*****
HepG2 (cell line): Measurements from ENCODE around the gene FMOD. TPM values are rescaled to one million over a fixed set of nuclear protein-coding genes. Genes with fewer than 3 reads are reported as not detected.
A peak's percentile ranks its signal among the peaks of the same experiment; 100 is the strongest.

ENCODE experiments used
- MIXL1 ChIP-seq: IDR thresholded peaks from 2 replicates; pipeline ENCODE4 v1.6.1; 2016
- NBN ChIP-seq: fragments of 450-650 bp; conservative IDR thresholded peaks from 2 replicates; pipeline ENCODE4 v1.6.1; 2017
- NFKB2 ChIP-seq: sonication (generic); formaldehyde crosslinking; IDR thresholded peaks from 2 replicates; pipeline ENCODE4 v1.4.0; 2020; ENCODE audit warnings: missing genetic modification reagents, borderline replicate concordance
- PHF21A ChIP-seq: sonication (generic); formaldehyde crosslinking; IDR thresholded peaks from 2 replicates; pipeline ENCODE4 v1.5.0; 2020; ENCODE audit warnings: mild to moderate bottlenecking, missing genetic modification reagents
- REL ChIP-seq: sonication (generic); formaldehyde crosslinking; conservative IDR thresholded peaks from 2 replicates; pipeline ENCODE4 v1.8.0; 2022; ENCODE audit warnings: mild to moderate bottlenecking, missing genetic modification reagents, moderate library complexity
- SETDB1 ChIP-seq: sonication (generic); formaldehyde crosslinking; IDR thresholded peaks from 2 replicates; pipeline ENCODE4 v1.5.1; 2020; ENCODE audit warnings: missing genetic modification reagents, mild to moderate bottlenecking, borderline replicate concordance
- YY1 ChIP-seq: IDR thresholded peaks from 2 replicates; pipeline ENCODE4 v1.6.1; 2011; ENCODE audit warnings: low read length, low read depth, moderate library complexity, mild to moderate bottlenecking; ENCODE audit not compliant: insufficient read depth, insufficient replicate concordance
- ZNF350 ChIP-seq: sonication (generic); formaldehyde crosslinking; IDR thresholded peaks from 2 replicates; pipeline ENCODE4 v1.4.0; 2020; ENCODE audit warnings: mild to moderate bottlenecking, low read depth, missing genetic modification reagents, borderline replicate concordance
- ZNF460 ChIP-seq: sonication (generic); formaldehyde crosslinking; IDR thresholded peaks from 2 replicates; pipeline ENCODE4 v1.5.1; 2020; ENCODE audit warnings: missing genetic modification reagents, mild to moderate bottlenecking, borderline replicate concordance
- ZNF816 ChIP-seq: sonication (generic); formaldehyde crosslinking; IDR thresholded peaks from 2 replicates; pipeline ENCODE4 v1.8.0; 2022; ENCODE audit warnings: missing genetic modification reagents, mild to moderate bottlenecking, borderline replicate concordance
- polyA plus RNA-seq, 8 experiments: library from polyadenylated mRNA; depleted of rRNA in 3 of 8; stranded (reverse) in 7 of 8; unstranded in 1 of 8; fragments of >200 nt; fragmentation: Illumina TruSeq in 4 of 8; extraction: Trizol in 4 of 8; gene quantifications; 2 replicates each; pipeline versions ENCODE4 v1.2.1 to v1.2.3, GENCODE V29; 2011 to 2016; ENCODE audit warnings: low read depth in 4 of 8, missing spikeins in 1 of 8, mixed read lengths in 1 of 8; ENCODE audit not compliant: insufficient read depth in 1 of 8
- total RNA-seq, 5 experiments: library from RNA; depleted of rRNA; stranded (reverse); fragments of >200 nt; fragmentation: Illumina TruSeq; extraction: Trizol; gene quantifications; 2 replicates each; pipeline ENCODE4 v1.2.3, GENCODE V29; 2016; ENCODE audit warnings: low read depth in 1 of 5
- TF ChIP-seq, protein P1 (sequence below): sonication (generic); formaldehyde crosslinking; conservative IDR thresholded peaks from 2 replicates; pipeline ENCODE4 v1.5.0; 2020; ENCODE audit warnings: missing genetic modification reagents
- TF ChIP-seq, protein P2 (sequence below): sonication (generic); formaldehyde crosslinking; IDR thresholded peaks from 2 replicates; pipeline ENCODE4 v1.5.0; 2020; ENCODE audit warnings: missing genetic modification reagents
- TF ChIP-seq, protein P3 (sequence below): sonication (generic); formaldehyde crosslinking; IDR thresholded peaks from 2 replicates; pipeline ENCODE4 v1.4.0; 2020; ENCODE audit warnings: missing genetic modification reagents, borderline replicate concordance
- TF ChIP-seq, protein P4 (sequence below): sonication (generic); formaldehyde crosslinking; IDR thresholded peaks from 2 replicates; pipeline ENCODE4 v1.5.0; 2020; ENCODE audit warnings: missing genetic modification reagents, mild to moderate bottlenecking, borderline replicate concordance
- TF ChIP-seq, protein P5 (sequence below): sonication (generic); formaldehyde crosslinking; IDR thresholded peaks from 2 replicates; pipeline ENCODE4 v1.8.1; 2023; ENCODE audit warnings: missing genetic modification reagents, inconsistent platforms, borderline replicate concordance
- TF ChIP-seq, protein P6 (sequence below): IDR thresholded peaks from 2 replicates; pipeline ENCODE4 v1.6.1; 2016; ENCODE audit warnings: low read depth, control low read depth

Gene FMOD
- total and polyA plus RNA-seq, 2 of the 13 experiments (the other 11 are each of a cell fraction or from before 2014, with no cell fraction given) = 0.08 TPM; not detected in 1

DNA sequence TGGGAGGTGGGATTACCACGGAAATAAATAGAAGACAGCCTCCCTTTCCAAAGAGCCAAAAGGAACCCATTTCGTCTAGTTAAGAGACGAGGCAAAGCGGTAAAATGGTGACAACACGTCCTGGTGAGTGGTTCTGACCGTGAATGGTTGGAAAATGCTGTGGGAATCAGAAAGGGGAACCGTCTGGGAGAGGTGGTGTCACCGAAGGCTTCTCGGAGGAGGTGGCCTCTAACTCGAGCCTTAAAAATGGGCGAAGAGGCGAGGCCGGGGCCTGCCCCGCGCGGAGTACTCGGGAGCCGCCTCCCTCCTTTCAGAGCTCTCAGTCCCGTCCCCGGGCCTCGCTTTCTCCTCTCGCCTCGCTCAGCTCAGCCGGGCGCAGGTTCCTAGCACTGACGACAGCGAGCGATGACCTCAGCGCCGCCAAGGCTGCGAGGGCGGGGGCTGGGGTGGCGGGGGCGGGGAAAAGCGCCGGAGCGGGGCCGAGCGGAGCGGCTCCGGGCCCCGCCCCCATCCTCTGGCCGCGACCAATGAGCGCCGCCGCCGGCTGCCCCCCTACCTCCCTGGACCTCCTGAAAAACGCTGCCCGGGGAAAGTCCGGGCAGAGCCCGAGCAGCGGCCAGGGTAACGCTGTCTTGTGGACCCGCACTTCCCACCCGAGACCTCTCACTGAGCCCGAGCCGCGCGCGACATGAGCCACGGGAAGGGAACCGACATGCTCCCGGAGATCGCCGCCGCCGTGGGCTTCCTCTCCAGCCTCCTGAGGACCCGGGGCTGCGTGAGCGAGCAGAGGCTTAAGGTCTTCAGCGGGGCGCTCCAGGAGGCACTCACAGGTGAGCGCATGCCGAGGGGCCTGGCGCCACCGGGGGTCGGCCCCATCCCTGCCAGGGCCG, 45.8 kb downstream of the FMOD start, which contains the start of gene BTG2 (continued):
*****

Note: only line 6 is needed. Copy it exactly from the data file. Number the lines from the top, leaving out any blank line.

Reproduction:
- NFKB2 ChIP-seq: sonication (generic); formaldehyde crosslinking; IDR thresholded peaks from 2 replicates; pipeline ENCODE4 v1.4.0; 2020; ENCODE audit warnings: missing genetic modification reagents, borderline replicate concordance